Hell’s Gate National ParkNaivasha
Things to do in Hell’s Gate National Park include rock climbing, cycling, hiking and game viewing. It is a magical place.
Fancy a Weekend Knocking on or Climbing Hell’s Gate? Visit the Hell’s Gate National Park
Kenya is a country with many blessings. And one of them is a great gash in the earth geologists dubbed ‘The Great Rift Valley‘ – a massive tear in the earth’s crust, starting from the Middle East (Northern Syria) and ending somewhere near Lake Malawi. Dotted with lakes, imposing geological formations and breathtaking vistas, the circuit is yet to disappoint anyone seeking the ultimate safari experience.
A few kilometres from Lake Naivasha, and only 2 hours away from Nairobi, is the Hell’s Gate National Park. It has become more popular because of its proximity to Nairobi. Christened by intrepid explores Fischer and Thomson in 1883 and described by The Daily Nation as ‘thrilling’, Hells Gate is one of only two parks in Kenya where you can watch Thomson’s gazelles prancing around from your motorbike, bicycle or on foot- that’s right, you can leave your car at the gate.
Hell’s gate is very popular for its unique geographical features. So popular, in fact, those scenes from the last Angelina Jolie Tomb Raider flick were shot there. Neighbouring Mount Longonot last erupted in the early 1900s, leaving natural steam vents rising from the fissures left in the volcanic rock and obsidian (a shiny rock formed when molten lava cools). The area boasts springs and mud pools so hot that the Olkaria Geothermal Station was established in 1981, the first of its kind in Africa.
Electricity production aside, local guides delight in boiling eggs and maize for tourists as a practical demonstration of just how hot the water is. Be careful where you step too because some of the mud pools are remarkably hot. There are two extinct volcanoes within the park- Holbeys (where you can climb to the top and take a steaming, communal geyser bath) and Olkaria.
Hell’s Gate National Park owes its name to ”Hell’s Kitchen”, which is a natural break in the cliffs, and was a tributary to a lake that fed prehistoric rift valley dwellers. It is advisable to follow the crack in the earth with a local guide, as the path seems impossible to the common eye.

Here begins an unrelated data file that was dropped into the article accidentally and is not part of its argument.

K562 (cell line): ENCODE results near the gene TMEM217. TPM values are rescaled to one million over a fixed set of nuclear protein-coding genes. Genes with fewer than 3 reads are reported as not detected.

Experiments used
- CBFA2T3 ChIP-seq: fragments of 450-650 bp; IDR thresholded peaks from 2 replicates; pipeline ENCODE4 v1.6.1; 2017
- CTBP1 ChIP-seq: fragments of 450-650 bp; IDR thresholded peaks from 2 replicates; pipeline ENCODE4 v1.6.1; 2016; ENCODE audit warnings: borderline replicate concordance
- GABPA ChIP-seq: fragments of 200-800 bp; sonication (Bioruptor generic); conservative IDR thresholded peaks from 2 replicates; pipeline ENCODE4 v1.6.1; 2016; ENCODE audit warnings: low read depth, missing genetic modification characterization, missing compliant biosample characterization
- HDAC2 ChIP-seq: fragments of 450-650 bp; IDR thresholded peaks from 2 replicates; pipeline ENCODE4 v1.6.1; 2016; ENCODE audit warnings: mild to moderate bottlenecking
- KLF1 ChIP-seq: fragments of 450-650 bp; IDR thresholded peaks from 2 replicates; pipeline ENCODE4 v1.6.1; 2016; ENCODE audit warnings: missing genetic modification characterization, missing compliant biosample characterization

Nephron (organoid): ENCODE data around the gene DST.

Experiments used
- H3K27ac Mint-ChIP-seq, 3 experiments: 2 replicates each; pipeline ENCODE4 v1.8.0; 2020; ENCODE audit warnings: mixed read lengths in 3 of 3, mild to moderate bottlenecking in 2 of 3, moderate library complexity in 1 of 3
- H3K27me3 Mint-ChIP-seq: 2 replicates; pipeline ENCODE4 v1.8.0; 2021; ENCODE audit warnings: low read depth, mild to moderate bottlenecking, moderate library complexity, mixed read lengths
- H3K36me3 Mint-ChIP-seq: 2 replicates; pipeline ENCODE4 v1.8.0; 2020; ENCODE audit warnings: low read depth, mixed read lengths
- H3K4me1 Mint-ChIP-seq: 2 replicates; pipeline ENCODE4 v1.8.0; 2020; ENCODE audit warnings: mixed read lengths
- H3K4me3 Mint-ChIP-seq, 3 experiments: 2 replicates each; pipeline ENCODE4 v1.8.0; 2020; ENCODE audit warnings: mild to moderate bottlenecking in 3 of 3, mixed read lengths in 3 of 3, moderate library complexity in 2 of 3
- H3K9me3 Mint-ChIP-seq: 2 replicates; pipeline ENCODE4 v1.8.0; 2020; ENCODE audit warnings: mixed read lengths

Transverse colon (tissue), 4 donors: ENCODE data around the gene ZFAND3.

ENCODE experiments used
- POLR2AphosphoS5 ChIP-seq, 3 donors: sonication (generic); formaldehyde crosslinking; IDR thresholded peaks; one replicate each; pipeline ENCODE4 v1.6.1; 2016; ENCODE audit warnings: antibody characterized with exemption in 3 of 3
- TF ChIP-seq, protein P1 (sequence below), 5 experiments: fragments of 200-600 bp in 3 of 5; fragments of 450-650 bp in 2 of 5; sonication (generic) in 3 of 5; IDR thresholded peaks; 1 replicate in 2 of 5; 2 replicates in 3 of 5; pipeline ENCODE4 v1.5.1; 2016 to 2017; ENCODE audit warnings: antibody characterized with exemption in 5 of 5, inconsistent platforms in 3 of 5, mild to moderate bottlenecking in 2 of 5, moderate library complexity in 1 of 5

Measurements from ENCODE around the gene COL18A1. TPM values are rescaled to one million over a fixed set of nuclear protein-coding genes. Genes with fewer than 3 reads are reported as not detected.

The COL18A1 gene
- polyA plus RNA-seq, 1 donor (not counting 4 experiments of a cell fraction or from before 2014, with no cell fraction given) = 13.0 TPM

A short walk through some nondescript shrubbery descends into a fascinating trek down into the bowels of the earth- a slippery, otherworldly and gorgeous trail cut by the tributary. Considerable parts of the walk consist of wading through streams with some slippery rocks for footholds, but your guide will be able to keep you safe. If it is early in the day, you can explore several caves hewn out of rock by water movement. These caves were essential to Mau Mau fighters during the fight for independence in the 1950s and 1960s.
Apart from steaming fissures and mud pools, Hells Gate’s is a treat for ornithologists, with at least 103 species of birds. But the greatest treasure is the cliffs, which are nesting ground for birds of prey- including the rare Lammergeyer eagles, Verreaux’s Eagles, Augur Buzzards, and several species of swifts.
The park is home to the African Rock Hyrax, Klipspringer antelope and Chandler’s Mountain reedbuck; some species that most Kenyans are unaware exist in this park. The African buffalo, zebra, eland, hartebeest and your ubiquitous Thomson’s Gazelles graze in the park’s large, grassy stretches. Lunch stealing baboons abound, and the occasional ostrich and cheetah can be spotted.
Adventurous hikers can take a shot at Fischer’s towers, formed after the volcanic eruption. For fantastic, panoramic views of the area, Central Tower and Njorwa gorge do not disappoint.
Close to the Central Tower Ranger station is the Ol Karia Maasai cultural centre, a communal imitative by the local Maasai community, that showcases Maasai culture, including dancing, cultural artefacts and jewellery. Hell’s gate is great for Rock Climbing, Abseiling and Hiking – a great outdoor adventure.
If you are planning on spending the night, there are excellent hotels in nearby Naivasha including Lake Naivasha Country Club and Lake Naivasha Sopa. There are also three campsites to choose from, all with basic amenities. (Oldubai, Endchata and Nairburta) Standard KWS rates apply- Ksh 150 per night to pitch tent. Another popular option is to stay at the Crayfish camp, on Moi South lake road, about 18 kilometres from Naivasha town. One night with your own tent is Kshs 500 while for Ksh 1 000 you get a tent and bedding. It also has a restaurant and two bars. To book your descent into hell, visit Journey Kenya for the ultimate travel experience.
Kenyan citizens: Kshs 200 for adults and Kshs 100 for children and students.
Non-Residents: USD 25 for adults and USD 10 for children and students.
Residents: Kshs 500 for adults and Kshs 250 for children and students.